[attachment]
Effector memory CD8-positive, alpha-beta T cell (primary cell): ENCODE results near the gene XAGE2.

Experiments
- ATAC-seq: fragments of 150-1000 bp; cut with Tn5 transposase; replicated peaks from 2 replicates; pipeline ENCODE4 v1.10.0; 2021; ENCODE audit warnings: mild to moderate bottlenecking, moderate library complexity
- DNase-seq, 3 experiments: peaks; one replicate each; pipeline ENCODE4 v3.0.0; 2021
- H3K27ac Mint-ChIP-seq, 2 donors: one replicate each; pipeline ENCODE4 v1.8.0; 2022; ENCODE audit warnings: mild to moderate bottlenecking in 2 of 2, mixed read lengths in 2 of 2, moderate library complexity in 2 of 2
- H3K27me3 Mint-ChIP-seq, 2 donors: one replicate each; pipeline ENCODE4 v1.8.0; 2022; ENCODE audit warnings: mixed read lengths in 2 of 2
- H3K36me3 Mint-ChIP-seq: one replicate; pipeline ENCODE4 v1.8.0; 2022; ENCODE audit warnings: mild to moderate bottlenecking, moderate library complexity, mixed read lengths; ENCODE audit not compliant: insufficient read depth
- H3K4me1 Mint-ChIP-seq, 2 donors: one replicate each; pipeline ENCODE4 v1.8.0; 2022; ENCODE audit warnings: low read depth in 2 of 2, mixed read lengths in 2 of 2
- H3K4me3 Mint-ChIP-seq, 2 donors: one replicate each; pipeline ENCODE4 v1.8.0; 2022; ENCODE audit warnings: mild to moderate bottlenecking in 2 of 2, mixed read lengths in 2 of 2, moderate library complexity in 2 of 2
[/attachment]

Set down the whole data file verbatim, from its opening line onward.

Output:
Effector memory CD8-positive, alpha-beta T cell (primary cell): ENCODE results near the gene XAGE2.

Experiments
- ATAC-seq: fragments of 150-1000 bp; cut with Tn5 transposase; replicated peaks from 2 replicates; pipeline ENCODE4 v1.10.0; 2021; ENCODE audit warnings: mild to moderate bottlenecking, moderate library complexity
- DNase-seq, 3 experiments: peaks; one replicate each; pipeline ENCODE4 v3.0.0; 2021
- H3K27ac Mint-ChIP-seq, 2 donors: one replicate each; pipeline ENCODE4 v1.8.0; 2022; ENCODE audit warnings: mild to moderate bottlenecking in 2 of 2, mixed read lengths in 2 of 2, moderate library complexity in 2 of 2
- H3K27me3 Mint-ChIP-seq, 2 donors: one replicate each; pipeline ENCODE4 v1.8.0; 2022; ENCODE audit warnings: mixed read lengths in 2 of 2
- H3K36me3 Mint-ChIP-seq: one replicate; pipeline ENCODE4 v1.8.0; 2022; ENCODE audit warnings: mild to moderate bottlenecking, moderate library complexity, mixed read lengths; ENCODE audit not compliant: insufficient read depth
- H3K4me1 Mint-ChIP-seq, 2 donors: one replicate each; pipeline ENCODE4 v1.8.0; 2022; ENCODE audit warnings: low read depth in 2 of 2, mixed read lengths in 2 of 2
- H3K4me3 Mint-ChIP-seq, 2 donors: one replicate each; pipeline ENCODE4 v1.8.0; 2022; ENCODE audit warnings: mild to moderate bottlenecking in 2 of 2, mixed read lengths in 2 of 2, moderate library complexity in 2 of 2